i can't understand much of what he's singing - did he open his mouth?

and i swear that's a korg poly 61 on cool night in paris - i used to play one of those - i miss it - it had a certain something, and so does lewis

i just wish i could understand what he's singing
posted by pyramid termite at 8:21 PM on August 2


Needs a shout out to weirdcanada.com where the L'amour album was championed by Aaron Levin and is just a fantastic music site.
posted by zenon at 8:49 PM on August 2 [7 favorites]


I heard this on NPR today, and wondered if it would make it to the blue.
posted by Windopaene at 8:52 PM on August 2


I love that last link. There is definitely something unsettling about these albums. It was hard for me to pinpoint through the first album, because the whole album is very tentative. But the second one is like the auditory equivalent of the uncanny valley.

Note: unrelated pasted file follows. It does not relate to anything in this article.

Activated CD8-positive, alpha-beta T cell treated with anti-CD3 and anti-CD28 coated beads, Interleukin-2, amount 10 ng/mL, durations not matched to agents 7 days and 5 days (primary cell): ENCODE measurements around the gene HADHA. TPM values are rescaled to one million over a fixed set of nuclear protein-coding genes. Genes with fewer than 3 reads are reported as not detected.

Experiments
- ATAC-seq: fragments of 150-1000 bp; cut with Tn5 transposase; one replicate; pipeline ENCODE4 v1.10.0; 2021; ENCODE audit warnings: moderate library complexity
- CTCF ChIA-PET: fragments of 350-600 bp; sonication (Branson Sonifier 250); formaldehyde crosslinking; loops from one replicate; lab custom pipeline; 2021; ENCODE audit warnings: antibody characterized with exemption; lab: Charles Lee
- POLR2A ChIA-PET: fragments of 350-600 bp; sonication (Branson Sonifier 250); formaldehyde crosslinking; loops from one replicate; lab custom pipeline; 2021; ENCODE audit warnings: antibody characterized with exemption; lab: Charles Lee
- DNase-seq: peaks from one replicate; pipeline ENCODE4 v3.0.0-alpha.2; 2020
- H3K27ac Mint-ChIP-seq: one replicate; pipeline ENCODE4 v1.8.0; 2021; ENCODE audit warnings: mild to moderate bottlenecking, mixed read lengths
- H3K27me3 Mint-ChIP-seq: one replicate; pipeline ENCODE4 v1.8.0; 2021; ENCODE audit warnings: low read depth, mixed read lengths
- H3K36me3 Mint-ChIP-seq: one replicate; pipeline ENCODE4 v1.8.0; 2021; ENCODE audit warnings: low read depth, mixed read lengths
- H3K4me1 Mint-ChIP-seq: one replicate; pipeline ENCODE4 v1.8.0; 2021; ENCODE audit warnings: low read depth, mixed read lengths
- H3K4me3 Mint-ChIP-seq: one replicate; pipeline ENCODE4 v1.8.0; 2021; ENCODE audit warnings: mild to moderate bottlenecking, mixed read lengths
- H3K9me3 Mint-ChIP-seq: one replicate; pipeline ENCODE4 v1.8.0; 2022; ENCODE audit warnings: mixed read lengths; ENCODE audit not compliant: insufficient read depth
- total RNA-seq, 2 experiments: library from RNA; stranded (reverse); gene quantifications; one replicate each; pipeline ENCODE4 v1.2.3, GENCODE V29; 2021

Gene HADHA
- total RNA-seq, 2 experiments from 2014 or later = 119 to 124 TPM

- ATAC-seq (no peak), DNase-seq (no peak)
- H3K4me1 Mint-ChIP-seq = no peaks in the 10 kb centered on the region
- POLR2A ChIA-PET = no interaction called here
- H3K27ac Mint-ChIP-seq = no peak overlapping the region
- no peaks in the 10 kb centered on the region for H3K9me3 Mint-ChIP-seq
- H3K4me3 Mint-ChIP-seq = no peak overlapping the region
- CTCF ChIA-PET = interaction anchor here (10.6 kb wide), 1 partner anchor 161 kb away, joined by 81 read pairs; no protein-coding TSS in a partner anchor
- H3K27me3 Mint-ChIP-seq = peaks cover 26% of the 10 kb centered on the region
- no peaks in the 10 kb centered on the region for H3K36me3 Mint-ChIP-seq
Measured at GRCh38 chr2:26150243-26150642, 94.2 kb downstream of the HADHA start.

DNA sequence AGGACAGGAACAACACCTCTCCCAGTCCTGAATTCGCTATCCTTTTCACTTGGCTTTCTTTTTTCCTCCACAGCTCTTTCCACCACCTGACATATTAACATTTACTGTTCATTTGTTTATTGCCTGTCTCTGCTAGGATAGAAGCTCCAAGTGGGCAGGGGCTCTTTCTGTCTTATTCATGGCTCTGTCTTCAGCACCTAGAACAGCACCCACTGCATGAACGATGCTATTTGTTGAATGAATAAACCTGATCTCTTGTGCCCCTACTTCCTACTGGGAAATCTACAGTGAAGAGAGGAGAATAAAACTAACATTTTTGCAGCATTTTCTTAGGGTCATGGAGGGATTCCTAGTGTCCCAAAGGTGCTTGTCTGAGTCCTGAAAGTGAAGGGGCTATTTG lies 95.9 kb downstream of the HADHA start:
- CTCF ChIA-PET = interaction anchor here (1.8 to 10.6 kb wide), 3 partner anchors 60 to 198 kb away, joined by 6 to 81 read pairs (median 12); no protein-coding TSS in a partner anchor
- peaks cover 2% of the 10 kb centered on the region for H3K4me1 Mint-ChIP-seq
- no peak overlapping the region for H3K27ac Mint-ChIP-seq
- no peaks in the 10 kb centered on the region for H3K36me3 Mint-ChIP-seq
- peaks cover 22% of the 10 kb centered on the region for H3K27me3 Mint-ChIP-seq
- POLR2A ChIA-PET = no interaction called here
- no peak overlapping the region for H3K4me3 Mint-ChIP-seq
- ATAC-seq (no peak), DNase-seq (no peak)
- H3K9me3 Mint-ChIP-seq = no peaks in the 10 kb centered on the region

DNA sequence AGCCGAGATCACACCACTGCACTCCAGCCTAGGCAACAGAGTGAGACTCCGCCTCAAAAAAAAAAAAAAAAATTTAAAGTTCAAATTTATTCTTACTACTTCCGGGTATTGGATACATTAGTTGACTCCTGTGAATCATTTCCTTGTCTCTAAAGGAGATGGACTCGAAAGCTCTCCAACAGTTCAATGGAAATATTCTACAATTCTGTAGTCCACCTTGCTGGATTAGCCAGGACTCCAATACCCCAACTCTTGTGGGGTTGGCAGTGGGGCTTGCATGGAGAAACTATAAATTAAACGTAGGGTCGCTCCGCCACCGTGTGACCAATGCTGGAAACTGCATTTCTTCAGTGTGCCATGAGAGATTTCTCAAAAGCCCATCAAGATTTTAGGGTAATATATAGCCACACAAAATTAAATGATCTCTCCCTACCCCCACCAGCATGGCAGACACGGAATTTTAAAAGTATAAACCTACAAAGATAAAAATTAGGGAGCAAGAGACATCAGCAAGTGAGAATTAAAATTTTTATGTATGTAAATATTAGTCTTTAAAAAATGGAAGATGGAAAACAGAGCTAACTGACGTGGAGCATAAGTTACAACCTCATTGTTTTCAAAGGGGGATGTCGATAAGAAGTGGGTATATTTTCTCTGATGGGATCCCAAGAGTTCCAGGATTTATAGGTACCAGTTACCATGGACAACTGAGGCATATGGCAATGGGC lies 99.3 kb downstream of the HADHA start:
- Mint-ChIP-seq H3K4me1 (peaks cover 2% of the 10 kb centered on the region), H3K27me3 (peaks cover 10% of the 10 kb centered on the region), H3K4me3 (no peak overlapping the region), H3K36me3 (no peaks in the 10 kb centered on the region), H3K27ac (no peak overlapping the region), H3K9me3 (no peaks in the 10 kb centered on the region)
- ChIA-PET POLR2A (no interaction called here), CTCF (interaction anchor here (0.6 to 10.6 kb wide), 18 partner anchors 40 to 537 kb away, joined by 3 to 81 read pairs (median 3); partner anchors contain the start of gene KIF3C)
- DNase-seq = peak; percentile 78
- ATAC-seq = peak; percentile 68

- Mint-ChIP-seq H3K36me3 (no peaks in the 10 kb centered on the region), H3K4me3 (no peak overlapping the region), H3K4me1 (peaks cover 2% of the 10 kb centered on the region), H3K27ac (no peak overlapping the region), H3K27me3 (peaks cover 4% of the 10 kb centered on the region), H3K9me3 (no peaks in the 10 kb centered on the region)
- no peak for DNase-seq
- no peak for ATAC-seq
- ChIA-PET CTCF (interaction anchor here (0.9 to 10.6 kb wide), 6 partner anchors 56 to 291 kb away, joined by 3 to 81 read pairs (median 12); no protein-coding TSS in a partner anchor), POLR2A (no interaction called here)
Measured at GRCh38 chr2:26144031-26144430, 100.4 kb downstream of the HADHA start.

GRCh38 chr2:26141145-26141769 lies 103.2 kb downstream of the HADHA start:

And Wulff's strange and uneven backstory makes me want it to not be solved. I'd like to believe this was just some music anomaly vanity project that slipped through time and space without any full explanation.
posted by Aya Hirano on the Astral Plane at 8:57 PM on August 2 [1 favorite]


Heard about this a few years ago as I know the guy who originally bought the album at a swap meet in Edmonton and started the whole ball rolling. According to the Day6 CBC radio story I heard this morning he may be living in my neck of the woods (British Columbia) so I'll be keeping my eyes peeled for a forensically aged version of the man. Not my cup of tea, musically speaking, but an interesting mystery. Hope the truth behind it isn't too sad, but I fear it might be.
posted by acroyear at 9:16 PM on August 2


Sounds like a stoned Gino Vanilli.
posted by St. Alia of the Bunnies at 9:24 PM on August 2 [2 favorites]